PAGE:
This week HMC President and Civic/Justice Practice Leader Beverly Prior, FAIA, LEED AP is speaking at the AIA AAJ national conference in Portland, OR. The theme of this year’s conference is the evolving prevalence of several forms of alternative project delivery as those processes have been applied to the justice building environments. Each version of these various methods has much to recommend it, but each also inevitably entails certain challenges with the justice environments adding another level of complexity given the paramount issues of security and safety. The conference will explore those benefits and challenges.
The two sessions Beverly Prior will be presenting on include:
Design Excellence through Design-Build (and Other Integrated Project Deliveries)
Can your design-build team achieve design excellence in a design-build project? What is design excellence in a civic building, correctional facility, a Federal Courthouse? Beverly and other industry experts will discuss the meaning of design excellence and best practices in achieving the mark. The other speakers include Greg Gidez, AIA, DBIA; Rick del Monte, AIA; Curt Fentress, FAIA, RIBA and Kay Compton, AIA.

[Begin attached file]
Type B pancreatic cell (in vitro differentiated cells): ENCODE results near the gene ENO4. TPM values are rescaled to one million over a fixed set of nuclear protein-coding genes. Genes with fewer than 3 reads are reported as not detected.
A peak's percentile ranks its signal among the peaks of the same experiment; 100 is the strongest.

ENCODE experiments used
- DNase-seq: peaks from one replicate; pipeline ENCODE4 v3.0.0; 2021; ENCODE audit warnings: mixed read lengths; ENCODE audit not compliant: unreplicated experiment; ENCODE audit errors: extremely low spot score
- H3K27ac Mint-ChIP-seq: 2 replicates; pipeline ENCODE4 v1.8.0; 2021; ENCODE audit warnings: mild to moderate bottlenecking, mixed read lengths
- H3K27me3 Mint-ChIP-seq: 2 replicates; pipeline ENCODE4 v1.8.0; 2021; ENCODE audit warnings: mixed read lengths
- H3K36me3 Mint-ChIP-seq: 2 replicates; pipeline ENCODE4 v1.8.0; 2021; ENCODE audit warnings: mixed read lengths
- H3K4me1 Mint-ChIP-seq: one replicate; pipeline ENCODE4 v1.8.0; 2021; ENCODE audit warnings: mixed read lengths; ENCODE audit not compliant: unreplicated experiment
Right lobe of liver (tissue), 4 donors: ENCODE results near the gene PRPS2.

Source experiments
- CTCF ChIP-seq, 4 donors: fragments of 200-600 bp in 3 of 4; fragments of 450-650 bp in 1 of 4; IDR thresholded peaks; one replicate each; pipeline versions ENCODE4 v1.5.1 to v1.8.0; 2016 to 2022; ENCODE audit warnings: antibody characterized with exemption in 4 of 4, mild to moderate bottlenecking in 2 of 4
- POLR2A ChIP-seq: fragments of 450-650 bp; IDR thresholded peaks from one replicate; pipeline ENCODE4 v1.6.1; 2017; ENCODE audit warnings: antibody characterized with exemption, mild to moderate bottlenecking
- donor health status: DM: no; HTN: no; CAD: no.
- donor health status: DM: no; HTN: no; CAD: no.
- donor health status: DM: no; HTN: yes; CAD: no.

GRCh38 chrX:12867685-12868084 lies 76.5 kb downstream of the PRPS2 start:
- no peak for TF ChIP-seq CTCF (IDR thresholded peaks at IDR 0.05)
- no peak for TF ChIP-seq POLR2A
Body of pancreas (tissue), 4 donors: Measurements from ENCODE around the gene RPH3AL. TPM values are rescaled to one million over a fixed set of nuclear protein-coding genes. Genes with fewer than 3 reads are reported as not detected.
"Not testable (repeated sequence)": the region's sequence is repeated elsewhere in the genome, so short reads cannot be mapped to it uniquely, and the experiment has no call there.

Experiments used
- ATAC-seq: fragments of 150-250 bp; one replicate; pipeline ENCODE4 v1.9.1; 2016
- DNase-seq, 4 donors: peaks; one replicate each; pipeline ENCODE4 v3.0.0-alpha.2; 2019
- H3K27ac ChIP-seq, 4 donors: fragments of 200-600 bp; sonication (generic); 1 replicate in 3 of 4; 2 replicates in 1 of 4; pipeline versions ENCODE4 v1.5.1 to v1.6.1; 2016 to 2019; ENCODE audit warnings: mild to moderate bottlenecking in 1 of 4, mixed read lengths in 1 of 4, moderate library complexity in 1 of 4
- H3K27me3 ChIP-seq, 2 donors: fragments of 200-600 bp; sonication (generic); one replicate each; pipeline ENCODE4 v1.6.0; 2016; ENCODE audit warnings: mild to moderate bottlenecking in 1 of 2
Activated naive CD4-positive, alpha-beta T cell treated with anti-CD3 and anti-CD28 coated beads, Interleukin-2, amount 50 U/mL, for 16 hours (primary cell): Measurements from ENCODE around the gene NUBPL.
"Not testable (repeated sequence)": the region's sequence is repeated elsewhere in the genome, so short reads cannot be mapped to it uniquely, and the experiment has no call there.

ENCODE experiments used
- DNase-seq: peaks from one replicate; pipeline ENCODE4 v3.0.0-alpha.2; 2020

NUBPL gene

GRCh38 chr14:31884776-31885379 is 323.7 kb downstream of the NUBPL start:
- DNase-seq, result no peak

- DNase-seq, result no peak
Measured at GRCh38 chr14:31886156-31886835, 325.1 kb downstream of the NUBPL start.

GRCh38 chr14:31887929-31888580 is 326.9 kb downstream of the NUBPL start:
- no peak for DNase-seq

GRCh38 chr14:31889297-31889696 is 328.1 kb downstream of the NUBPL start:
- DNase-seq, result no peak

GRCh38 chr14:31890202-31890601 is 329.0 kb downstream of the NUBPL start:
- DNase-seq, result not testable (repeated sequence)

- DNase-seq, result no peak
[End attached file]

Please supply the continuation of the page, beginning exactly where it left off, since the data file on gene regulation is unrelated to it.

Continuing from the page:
Sustainable Justice Principles in Practice Part II: A Systems Approach
Sustainable justice principles serve justice facilities and the communities within which they reside, as well as broader justice system goals at municipal, state and federal levels. Through a series of interviews Beverly and other panelists will investigate current developments from the perspective of a systems approach to guide facility owners and operators, and practitioners in their decision-making. The other speakers include Julia Hughes, AIA, LEED AP BD+C; Elizabeth Minnis, AIA; Wendy Still; Jeanne Woodford; Richard W. Velde and Larry Hartman, AIA.
Beverly Prior is also part of the AAJ Sustainable Justice Committee, which organized the conference’s Saturday Workshop, Sustainable Justice Workshop 2013: Partnering with Research and Technology. The workshop will explore the advancement and application of Green Guide to Justice (GGJ) sustainable principles for justice and how these objectives can partner with the advancement of research in understanding how humans respond to the built environment.